You’ve done everything to differentiate yourself from the competition. You offer superb products and top-notch customer service coupled with exceptional order fulfillment. That all adds up to unbeatable value for your customer. But is your policy on eCommerce returns working against you, rather than for you?
One major factor that dictates where eCommerce customers choose to shop is the existence or lack of a fair and comprehensive return policy. Studies have shown that generous return policies increase sales without increasing the volume of returns. Furthermore, Web Retailer reports that, if your eCommerce business has at least 40% repeat customers, you are likely to have 50% higher sales than online retailers who have 10% repeat purchasers. In other words, repeat customers are vital to your business.
But returns can be costly. Chain Store Age reported on a study by HRC Advisory which shows that investments in eCommerce infrastructure such as supply chain upgrades and online returns
Sections in this guide:
- ECommerce Returns by the Numbers
- 12 Best Practices for Your ECommerce Returns and Refunds
- Return Policy Examples
- Reverse Logistics During Covid-19
ECommerce Returns by the Numbers
Your return rate will depend on the type of item you sell and the type of customers you sell to. If you have lots of repeat customers who know your merchandise, your eCommerce returns are likely to be lower than the average. But your eCommerce return rate can go up by as much as 50% above normal after the holidays. Returned holiday gifts can be a big headache for eCommerce retailers. In addition, clothing and shoes are returned at the highest rate year-round, especially because customers often buy multiple sizes with the intention of returning items that don’t fit.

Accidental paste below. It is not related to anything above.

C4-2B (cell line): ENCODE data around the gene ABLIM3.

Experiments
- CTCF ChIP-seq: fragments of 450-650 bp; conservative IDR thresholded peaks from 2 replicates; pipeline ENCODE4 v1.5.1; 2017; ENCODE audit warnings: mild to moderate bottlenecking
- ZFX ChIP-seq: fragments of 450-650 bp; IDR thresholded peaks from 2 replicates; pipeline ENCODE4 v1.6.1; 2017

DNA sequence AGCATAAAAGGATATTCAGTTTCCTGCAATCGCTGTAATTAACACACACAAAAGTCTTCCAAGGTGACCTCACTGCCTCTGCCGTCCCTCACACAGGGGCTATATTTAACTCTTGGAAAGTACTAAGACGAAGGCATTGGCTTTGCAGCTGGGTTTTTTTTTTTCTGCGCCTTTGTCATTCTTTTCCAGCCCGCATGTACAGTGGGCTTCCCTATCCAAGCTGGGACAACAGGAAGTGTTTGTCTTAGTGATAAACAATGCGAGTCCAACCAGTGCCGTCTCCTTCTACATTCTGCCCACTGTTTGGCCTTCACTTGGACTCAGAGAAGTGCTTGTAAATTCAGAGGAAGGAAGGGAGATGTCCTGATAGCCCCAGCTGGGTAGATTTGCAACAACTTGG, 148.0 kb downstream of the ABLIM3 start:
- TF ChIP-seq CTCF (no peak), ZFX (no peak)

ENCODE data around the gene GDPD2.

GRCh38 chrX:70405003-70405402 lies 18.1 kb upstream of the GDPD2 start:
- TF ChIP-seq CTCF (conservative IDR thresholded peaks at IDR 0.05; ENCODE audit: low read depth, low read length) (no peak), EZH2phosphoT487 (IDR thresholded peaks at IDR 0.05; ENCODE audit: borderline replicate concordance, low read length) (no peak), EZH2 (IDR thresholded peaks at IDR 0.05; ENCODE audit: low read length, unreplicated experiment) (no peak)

Average eCommerce return rate
Because of the variation in eCommerce return rates, it’s hard to pin down an industry average. In 2016, CNBC reported that retailers often have eCommerce returns as high as 30%, and clothing sites can see eCommerce return rates as high as 40%.
It may be painful to give refunds for almost a third of the orders you ship and to pay for return shipping on top of it. But returns are an important service you provide for your customers. Think of eCommerce returns as a core part of your customer retention program.
Easy eCommerce returns are key to repeat sales
While online reviews are an important way to inspire consumer trust in your business, an online purchase is still a risk for the consumer. Two-thirds of shoppers want to know what your return policy is before they click the buy button. This is even more important if you want to expand into international eCommerce. If you make returns simple, most customers will buy from you again.
A 2019 survey by UPS found that eCommerce shoppers research their purchases and gravitate to shops with transparent policies. The study found that 36% of online shoppers had made a return in the previous three months. And 73% said that their experience with returns would affect their decision to buy again from a web retailer. The returns experience could have as big an effect on your repeat business as the initial sales experience.
How much will the average eCommerce return rate cost your business?
Shopify reports that eCommerce returns are predicted to cost online retailers a collective $550 billion. If you want to understand what that means for your bottom line, you can take the average eCommerce return rate of 30% and multiply that by your expected sales volume in the coming year. Don’t forget to deduct the cost of restocking, return shipping (if you pay for it), and merchandise that’s lost or damaged.